COVID herd immunity: At hand or forever elusive?

By MICHEL ACCAD, MD With cases of COVID-19 either disappeared or rapidly diminishing from places like Wuhan, Italy, New York, and Sweden, many voices are speculating that herd immunity may have been reached in those areas and that it may be at hand in the remaining parts of the world that are still struggling with the pandemic.  Lockdowns should end—or may not have been needed to begin with, they conclude. Adding plausibility to their speculation is the discovery of biological evidence suggesting that prior exposure to other coronaviruses may confer some degree of immunity against SARS-CoV2, an immunity not apparent on the basis of antibody seroprevalence studies. Opposing those viewpoints are those who dismiss the recent immunological claims and insist that rates of infections are far below those expected to confer immunity on a community. They believe that the main reason for the declining numbers are the behavioral changes that have occurred either under force of government edict or, in the case of Sweden, more voluntarily. What’s more, they remind us that the Spanish flu pandemic of 1918-1919 occurred in 3 distinct waves. In the summer of 1918 influenza seemed overcome until a second wave hit in the fall. Herd immunity could not possibly have accounted for the end of the first wave. The alarmists may have a point.  However, recent history offers a more instructive example. Until early 2015, epidemiologists co...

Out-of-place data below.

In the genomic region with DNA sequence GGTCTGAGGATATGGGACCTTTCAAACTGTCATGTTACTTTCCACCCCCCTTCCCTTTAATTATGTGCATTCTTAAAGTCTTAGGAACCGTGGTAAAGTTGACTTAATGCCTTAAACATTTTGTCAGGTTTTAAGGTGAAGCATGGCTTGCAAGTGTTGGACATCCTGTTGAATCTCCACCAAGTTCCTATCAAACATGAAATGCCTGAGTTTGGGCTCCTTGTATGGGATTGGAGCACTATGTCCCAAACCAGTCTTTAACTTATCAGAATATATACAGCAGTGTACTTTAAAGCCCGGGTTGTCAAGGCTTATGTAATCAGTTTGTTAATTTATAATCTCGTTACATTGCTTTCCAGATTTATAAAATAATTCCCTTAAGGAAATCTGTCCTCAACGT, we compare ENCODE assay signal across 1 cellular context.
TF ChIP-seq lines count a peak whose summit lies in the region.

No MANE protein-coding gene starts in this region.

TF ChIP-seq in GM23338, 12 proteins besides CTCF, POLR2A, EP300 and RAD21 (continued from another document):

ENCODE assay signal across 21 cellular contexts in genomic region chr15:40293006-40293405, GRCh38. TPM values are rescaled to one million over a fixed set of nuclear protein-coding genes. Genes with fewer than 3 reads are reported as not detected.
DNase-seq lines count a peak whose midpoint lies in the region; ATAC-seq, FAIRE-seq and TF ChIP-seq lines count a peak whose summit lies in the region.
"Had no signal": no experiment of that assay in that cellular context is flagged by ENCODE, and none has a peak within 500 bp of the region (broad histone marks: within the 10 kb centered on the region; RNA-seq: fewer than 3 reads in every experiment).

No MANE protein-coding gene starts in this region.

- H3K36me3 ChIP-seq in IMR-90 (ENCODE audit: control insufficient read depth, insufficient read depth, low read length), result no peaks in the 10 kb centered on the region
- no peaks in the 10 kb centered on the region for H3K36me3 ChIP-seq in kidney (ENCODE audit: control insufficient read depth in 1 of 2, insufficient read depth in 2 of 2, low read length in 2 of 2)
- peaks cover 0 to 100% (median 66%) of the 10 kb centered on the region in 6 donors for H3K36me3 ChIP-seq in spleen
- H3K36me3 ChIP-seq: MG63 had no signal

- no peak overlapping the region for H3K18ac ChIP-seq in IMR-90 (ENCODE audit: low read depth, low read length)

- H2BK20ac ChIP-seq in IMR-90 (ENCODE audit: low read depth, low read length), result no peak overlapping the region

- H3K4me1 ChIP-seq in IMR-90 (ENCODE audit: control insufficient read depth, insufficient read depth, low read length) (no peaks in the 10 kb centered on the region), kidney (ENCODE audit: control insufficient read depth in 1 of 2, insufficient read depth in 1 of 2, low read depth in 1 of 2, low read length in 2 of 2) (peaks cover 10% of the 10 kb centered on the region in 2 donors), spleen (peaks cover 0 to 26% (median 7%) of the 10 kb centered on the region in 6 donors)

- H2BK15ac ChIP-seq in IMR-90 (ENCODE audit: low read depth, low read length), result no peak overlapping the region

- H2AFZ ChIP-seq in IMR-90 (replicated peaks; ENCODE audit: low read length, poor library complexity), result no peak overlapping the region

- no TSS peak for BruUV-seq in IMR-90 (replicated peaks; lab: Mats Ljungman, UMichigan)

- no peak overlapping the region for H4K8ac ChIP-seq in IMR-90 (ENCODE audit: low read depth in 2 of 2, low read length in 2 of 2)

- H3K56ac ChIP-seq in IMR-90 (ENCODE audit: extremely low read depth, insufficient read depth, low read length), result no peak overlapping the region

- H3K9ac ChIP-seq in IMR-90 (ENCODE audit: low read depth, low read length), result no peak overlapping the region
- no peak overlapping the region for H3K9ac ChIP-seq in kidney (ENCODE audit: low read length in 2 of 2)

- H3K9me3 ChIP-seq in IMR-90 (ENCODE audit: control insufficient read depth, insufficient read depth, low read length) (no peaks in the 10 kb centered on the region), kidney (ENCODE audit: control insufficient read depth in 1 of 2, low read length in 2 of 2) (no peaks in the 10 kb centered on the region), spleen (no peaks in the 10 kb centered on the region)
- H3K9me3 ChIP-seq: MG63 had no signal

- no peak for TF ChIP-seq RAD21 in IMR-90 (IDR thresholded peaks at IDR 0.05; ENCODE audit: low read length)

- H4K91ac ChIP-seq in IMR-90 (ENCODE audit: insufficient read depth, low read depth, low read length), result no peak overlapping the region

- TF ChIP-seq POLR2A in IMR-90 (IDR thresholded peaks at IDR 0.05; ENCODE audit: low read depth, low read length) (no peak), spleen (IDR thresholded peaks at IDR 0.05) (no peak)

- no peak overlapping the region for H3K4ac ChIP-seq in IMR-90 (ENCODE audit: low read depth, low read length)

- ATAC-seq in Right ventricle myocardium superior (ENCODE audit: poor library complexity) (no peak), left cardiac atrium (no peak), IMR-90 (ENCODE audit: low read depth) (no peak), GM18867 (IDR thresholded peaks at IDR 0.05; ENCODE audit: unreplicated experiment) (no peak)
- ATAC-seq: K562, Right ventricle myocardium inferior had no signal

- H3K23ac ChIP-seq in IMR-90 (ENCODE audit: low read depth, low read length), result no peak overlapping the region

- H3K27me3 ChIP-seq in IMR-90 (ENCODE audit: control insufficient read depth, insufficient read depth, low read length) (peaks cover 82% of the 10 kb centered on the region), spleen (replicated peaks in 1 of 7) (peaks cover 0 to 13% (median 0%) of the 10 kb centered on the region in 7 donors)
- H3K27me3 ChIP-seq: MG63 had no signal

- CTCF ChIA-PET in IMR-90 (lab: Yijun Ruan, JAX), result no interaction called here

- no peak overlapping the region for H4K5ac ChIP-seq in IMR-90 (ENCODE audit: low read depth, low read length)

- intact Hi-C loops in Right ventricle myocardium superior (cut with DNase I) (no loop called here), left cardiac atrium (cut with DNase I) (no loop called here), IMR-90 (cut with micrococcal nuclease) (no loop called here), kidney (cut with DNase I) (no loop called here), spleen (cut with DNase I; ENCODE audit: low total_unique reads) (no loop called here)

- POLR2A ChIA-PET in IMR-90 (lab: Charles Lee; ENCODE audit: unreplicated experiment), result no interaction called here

Source: The Health Care Blog - Category: Consumer Health News Authors: Tags: COVID-19 Health Policy immunity MICHEL ACCAD Pandemic Source Type: blogs

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